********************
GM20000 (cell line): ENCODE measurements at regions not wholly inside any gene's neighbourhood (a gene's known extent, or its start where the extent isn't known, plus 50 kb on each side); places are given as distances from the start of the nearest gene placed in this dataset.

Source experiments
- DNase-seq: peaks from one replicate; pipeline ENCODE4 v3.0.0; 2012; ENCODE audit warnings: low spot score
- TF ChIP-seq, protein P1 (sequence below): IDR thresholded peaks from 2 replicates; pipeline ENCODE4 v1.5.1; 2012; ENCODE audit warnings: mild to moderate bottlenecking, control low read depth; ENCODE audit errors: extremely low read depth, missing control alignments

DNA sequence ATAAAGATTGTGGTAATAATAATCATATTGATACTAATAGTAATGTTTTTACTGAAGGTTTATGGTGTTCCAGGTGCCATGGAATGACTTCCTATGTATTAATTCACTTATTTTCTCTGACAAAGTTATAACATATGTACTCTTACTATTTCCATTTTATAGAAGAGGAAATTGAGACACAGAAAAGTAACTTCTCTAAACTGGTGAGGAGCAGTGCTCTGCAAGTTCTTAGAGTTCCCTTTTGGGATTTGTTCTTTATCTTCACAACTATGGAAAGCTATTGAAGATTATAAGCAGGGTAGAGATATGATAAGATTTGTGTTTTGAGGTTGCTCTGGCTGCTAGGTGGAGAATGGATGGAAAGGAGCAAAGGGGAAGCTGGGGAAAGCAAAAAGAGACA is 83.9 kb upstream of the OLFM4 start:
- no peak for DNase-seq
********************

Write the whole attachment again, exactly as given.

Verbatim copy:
GM20000 (cell line): ENCODE measurements at regions not wholly inside any gene's neighbourhood (a gene's known extent, or its start where the extent isn't known, plus 50 kb on each side); places are given as distances from the start of the nearest gene placed in this dataset.

Source experiments
- DNase-seq: peaks from one replicate; pipeline ENCODE4 v3.0.0; 2012; ENCODE audit warnings: low spot score
- TF ChIP-seq, protein P1 (sequence below): IDR thresholded peaks from 2 replicates; pipeline ENCODE4 v1.5.1; 2012; ENCODE audit warnings: mild to moderate bottlenecking, control low read depth; ENCODE audit errors: extremely low read depth, missing control alignments

DNA sequence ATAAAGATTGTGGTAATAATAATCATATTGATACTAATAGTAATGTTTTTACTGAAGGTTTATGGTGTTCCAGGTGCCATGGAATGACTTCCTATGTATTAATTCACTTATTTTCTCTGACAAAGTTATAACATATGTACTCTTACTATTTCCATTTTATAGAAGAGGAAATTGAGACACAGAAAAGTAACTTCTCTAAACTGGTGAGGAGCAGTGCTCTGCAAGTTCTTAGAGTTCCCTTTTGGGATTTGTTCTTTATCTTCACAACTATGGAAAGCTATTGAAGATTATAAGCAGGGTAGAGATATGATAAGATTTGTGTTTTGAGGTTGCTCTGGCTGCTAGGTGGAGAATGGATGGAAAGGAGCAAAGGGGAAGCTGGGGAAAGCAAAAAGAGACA is 83.9 kb upstream of the OLFM4 start:
- no peak for DNase-seq